Should you serve as a trustee?
One need not accept the job of a trustee, if asked to serve as one. Here are some questions one may need to consider before taking a decision to act as a trustee or not. It’s usually a good idea to take a little time to consider the options before one agree to take on a job that can entail a great deal of responsibility and last for months.
What One is getting Getting Into?
A successor trustee is in charge of wrapping up a deceased person’s financial affairs. The trustee gathers trust property, keeps it safe, and eventually distributes it to the beneficiaries named in the trust document .The trustee may also need to file tax returns, pay creditors, and get assets appraised.
The above may take a lot of time with all the paperwork, phone calls, emails, and calls to lawyers. If one is short of time it is a good idea not to take up this job.
On the other hand, wrapping up a simple living trust shouldn’t take too long, and one can get help from tax experts, lawyers, and others.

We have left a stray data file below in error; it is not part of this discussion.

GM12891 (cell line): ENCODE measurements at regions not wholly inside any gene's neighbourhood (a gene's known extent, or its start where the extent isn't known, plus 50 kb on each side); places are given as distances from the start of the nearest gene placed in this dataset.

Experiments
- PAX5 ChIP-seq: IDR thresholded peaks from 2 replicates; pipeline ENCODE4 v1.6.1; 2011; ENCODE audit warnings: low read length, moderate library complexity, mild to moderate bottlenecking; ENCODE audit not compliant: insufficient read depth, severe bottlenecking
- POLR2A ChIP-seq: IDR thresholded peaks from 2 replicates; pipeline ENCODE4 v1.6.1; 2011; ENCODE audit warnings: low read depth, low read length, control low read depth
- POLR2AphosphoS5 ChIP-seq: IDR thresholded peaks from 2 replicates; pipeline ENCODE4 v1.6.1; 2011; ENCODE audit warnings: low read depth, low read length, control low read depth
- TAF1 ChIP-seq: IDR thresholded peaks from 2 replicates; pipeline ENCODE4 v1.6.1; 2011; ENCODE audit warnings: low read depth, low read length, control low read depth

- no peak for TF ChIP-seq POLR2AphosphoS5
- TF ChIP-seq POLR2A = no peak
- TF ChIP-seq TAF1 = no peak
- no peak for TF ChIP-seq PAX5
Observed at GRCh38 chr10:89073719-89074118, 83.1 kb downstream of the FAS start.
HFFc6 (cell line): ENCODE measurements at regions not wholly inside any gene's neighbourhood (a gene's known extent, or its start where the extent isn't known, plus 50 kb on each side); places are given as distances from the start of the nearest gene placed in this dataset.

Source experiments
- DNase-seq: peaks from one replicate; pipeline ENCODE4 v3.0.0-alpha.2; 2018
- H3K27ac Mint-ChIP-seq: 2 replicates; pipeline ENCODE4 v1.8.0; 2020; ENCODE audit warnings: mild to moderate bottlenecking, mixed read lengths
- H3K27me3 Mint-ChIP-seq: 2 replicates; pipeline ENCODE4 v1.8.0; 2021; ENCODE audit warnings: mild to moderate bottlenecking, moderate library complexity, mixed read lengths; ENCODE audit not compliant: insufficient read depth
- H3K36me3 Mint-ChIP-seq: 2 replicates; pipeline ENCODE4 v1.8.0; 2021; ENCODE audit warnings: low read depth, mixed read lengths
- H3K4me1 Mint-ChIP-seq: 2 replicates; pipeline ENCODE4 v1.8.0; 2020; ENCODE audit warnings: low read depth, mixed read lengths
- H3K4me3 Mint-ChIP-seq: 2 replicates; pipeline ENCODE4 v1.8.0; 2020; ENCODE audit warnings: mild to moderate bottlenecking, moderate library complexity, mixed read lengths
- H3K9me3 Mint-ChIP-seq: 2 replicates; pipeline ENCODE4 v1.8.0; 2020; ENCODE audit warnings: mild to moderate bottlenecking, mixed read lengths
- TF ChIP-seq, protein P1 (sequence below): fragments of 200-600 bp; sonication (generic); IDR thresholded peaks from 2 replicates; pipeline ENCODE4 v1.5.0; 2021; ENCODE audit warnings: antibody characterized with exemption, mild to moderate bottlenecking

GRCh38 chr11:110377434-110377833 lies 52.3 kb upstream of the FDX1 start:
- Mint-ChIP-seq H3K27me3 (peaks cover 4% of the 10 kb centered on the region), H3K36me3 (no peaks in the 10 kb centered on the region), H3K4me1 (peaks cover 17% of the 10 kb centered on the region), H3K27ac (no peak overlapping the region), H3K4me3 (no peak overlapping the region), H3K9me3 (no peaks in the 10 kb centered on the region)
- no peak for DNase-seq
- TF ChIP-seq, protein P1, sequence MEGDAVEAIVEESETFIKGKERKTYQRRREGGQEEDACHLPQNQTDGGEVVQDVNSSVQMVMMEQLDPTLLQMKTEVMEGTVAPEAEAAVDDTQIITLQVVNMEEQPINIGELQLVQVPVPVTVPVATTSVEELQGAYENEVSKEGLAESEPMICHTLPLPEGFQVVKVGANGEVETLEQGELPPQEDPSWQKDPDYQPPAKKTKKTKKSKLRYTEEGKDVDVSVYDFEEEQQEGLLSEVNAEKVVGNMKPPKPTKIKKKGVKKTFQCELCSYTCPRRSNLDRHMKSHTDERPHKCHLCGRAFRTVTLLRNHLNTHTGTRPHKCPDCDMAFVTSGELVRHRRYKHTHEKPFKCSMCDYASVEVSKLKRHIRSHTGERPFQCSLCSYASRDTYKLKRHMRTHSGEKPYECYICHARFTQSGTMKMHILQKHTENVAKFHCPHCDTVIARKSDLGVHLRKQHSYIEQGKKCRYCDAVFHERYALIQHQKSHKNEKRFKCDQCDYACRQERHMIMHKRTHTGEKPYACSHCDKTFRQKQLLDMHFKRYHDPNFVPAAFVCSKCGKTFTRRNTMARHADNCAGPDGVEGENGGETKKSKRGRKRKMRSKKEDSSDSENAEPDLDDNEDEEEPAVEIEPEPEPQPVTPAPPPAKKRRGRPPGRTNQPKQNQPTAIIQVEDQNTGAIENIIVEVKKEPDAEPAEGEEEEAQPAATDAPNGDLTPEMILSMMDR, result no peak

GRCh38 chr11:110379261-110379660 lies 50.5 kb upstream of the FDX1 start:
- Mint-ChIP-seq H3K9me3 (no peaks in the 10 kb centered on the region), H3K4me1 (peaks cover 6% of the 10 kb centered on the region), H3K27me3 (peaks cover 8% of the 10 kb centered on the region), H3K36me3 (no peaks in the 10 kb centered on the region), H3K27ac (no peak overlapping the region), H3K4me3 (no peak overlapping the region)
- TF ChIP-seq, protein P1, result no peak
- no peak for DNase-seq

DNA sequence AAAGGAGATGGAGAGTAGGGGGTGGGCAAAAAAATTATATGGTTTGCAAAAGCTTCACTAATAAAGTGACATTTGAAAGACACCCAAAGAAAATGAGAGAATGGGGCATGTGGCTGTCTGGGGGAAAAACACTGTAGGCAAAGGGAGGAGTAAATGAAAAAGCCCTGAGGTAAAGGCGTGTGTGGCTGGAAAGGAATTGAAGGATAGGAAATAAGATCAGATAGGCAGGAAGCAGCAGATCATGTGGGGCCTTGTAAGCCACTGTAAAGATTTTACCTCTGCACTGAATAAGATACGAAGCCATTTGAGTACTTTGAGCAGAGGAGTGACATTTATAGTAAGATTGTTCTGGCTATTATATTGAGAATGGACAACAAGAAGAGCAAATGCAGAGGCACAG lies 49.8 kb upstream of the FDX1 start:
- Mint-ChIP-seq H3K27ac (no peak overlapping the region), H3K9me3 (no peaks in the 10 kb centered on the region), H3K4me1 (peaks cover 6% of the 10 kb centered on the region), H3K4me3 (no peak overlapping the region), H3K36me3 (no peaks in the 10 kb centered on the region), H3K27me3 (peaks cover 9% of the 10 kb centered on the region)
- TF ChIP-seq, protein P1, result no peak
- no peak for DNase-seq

Conflict among beneficiaries
If there is conflict among the trust beneficiaries, it is better to think twice before saying yes.
Also one should consider the relationship with the beneficiaries and with the executor of the estate. If the relationship with certain beneficiaries is extremely difficult one it is better not to take up this job.
Having more than one trustee generally complicates matters because both must agree on every action taken on behalf of the trust.
Condition of the Records
The difficulty of a trustee’s job will depend mostly on how organized the financial and legal matters of the deceased person were.